The history books don’t mention much for the first 40 years of Brigham Young Cougars football. BYU was labeled as a program mired in mediocrity. Lost in the decades that the Cougars lost more than they won is one season that was clearly the best season in the first 40 years of BYU football history.
The 1932 football season was the fifth for BYU under head coach G. Ott Romney. Through four seasons, he had a respectable win-loss record of 17-12-5. However, he had never won more than five games in a single season.
In this special season 80 years ago, BYU won five conference games. Overall, BYU posted an 8-1 record. The Cougars' conference record was 5-1, which was good enough for second place in the Rocky Mountain Conference. Besides the near perfect record, several other events helped make this season special.
On October 7, BYU took its 2-0 record on the road to play Occidental in the famed Rose Bowl stadium. The Cougars utterly dominated. They limited Occidental to less than 50 yards of total offense. The domination was reflected in the final score: 46-0. It was the second shutout of the season by the Cougar defense.
BYU was dominant on defense. The Cougar D kept five teams scoreless, but the team registered just four shutouts (the most in one season). BYU would have shutout the Colorado State Teachers, except the CST defense got two points for the team on a safety. Only one opponent scored more than seven points. Of course, offensive attacks weren’t as advanced as they are now, but these results are impressive in any era.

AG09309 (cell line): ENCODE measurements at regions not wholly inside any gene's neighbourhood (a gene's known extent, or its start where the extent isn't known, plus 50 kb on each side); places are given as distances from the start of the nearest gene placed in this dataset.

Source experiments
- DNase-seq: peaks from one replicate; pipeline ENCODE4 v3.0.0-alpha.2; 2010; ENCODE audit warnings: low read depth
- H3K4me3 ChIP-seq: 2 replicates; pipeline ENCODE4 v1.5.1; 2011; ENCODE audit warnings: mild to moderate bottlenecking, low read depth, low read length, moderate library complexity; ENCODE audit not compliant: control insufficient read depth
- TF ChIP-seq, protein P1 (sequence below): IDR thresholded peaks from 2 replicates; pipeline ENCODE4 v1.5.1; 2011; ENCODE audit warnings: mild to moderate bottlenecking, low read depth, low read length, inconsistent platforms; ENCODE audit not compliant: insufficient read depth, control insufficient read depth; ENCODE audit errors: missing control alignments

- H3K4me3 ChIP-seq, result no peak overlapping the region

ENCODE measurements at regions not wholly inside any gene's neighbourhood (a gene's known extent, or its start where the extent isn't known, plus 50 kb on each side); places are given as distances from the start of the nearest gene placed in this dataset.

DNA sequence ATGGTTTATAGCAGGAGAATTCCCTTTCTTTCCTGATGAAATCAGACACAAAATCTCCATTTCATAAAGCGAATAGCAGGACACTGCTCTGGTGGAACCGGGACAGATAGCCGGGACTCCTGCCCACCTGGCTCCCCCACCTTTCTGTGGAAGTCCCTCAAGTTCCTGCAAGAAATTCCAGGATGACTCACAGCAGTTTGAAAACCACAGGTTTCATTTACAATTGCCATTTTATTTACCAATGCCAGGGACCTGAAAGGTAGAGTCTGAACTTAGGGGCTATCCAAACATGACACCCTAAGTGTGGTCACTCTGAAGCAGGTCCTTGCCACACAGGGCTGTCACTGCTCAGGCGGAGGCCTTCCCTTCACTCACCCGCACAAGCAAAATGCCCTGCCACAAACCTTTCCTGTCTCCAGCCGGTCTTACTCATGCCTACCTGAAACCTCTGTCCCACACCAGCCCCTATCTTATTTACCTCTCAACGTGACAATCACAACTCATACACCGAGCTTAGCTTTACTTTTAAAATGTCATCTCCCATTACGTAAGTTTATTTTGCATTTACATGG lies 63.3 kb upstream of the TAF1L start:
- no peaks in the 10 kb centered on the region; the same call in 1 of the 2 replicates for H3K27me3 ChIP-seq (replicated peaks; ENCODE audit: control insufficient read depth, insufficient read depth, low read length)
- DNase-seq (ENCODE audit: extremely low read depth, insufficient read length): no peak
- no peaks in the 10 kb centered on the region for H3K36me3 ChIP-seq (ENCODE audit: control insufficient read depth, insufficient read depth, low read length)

The BYU offense wasn’t too shabby, either. After a slow start scoring six points in the season opener, BYU scored 20 points or more in its next five wins.
It takes great players to make a great team. Two Cougars stood out during the year and were duly recognized for their play. Burle Robison and halfback George Bertotti made the all-conference team. Bertotti was also named honorable mention All-American—the first such citation for any BYU Cougar.
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